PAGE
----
You can put together this recipe in about 10 minutes. Then it just bakes, cools, then chills – perfect for entertaining. We tried the cheesecake about 2 hours after chilling it and it was delicate in texture with refreshingly good lime flavor; an overnight chill made the cake taste even creamier. I used coconut flour and coconut oil for a tropical note. Ditto for the black pepper.
My husband humorously described this honey lime tofu cheese cake as a “bean-and-cheese cake”. The tofu lighted up the cake and made it healthy-ish, he claimed. He wanted to keep the entire cheesecake for us to eat but I finally convinced him to part with half, which I gifted to our neighbors (the ones who give us lemons, plums, and persimmons!).
These pictures and their captions offer you more insights into how my cheesecake came together. Wilton makes great nonstick springform pans; I experienced no leaking issues with this recipe.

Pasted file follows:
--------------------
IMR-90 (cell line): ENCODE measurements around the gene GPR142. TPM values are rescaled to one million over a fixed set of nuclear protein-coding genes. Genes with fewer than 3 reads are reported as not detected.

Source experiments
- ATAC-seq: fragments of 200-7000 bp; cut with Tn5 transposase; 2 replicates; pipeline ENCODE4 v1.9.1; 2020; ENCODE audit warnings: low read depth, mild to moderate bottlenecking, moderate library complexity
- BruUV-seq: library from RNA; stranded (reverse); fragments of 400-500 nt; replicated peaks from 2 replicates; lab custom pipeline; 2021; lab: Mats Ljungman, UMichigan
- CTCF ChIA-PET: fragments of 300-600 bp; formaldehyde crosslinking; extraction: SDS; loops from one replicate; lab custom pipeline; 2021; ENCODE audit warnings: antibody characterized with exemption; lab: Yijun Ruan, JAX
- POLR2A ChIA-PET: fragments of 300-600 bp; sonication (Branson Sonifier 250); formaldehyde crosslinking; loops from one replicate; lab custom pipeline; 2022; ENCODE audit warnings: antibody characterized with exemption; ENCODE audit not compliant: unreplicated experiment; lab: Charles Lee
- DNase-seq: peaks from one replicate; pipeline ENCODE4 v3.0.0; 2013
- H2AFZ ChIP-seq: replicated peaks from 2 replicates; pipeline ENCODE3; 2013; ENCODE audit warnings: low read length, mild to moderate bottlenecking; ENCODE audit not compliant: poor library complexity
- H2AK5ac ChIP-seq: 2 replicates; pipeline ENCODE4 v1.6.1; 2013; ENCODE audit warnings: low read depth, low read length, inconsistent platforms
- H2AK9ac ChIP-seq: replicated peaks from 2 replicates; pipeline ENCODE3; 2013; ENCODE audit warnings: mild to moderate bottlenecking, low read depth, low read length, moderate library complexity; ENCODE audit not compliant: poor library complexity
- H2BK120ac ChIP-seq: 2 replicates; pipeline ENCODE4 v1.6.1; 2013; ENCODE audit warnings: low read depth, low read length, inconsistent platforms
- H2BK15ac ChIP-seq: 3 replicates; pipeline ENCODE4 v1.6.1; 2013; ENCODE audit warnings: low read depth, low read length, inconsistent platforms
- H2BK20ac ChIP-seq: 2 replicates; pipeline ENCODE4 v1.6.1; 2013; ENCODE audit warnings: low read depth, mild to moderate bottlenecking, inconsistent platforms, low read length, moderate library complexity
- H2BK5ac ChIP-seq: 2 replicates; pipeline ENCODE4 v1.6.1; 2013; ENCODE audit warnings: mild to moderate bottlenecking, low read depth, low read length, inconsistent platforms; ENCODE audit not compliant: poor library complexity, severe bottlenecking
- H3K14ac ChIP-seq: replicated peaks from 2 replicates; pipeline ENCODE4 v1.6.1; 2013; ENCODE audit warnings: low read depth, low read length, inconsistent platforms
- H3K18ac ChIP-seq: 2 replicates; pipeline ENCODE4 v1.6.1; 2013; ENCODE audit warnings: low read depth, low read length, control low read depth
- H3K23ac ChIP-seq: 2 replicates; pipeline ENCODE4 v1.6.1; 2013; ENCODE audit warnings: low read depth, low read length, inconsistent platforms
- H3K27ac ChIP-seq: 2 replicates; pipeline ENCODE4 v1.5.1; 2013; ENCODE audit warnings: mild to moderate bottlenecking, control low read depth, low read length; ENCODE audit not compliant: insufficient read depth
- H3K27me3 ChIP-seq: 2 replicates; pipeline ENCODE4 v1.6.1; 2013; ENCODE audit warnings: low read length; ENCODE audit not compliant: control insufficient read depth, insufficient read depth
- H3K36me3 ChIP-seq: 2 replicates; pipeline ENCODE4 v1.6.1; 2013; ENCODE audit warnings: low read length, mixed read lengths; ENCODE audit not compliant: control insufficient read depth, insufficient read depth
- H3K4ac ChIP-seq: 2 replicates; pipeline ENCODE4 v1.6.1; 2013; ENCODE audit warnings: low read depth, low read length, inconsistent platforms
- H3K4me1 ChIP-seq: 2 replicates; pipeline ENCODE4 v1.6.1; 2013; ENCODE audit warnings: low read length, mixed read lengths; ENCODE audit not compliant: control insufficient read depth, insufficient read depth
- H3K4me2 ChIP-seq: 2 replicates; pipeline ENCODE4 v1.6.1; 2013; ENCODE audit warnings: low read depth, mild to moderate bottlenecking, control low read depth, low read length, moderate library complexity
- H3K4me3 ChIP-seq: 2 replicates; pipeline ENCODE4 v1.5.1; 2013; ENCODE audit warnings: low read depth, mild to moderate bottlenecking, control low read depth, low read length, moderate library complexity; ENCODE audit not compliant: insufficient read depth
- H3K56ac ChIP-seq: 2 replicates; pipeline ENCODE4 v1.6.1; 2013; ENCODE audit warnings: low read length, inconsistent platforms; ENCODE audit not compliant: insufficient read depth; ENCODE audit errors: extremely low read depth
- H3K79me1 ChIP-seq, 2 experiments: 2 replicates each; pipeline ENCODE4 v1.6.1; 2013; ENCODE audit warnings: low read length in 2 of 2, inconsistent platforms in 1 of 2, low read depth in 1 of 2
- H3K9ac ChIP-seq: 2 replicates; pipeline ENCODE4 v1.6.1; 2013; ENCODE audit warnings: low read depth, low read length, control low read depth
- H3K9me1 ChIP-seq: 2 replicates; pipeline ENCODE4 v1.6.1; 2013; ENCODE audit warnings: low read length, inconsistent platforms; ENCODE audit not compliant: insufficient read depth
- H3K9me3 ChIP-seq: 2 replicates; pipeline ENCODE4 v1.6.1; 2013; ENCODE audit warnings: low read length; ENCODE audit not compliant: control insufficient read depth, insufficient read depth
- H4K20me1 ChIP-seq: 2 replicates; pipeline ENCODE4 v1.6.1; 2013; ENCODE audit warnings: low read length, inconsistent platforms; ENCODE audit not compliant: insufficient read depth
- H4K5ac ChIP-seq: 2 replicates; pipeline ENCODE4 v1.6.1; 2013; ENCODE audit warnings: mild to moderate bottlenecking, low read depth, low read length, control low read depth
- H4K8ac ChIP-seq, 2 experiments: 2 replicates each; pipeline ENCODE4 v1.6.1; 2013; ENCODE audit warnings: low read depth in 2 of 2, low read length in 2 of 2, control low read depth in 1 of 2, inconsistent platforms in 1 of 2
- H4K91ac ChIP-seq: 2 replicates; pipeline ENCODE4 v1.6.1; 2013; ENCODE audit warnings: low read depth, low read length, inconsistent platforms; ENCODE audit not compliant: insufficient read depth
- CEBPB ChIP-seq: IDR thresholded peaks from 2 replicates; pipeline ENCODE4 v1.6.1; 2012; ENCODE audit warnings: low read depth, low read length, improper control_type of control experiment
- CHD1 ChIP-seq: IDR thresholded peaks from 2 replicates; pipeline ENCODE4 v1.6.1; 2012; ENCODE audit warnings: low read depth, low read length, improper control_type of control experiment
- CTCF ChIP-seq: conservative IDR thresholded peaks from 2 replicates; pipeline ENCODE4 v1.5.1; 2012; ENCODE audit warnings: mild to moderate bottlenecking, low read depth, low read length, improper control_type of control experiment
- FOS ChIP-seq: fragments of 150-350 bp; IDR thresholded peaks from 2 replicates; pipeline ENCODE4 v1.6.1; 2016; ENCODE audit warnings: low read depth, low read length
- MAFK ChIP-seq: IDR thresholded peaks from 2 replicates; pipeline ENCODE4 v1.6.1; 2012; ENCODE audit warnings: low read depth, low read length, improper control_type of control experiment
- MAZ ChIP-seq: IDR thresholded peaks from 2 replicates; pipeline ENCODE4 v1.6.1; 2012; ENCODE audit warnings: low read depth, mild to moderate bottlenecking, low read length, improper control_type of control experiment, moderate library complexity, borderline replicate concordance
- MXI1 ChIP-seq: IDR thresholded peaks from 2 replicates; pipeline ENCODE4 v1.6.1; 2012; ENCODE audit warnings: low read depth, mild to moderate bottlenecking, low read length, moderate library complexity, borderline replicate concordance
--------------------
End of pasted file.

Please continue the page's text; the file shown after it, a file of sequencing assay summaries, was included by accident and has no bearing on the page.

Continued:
The lime is lovely. I used a big one from our tree but you can substitute an orange, tangerine, or lemon. If you’re okay with a little raw egg, taste the filling while you’re making it to ensure the flavors are detectable and to your liking. You can tweak it in the processor because there’s little harm that can be done to the filling.
This is a versatile recipe that you can take in many directions. Have fun with it and report back about what you do!
Honey Lime Tofu Cheesecake
Yield 10 to 12 servings
- ¼ cup virgin coconut oil
- 6 double graham crackers, ground in a food processor into fine crumbs
- 1/3 cup coconut flour
- 1 tablespoon light or dark brown sugar
- ¼ fine sea salt
- 20-ounce block medium-firm tofu, such as Trader Joe's "regular" tofu, cut into chunks and let drain for 3 to 5 minutes
- 8 ounces mascarpone cheese
- 3 large eggs
- ½ cup plus 2 tablespoons honey
- 1 ½ to 2 tablespoons coconut flour (use maximum if the tofu is on the soft side)
- 1 teaspoon vanilla extract
- Rounded ¼ teaspoon fine sea salt
- Generous ½ teaspoon black pepper
- 1 large lime, or 2 small limes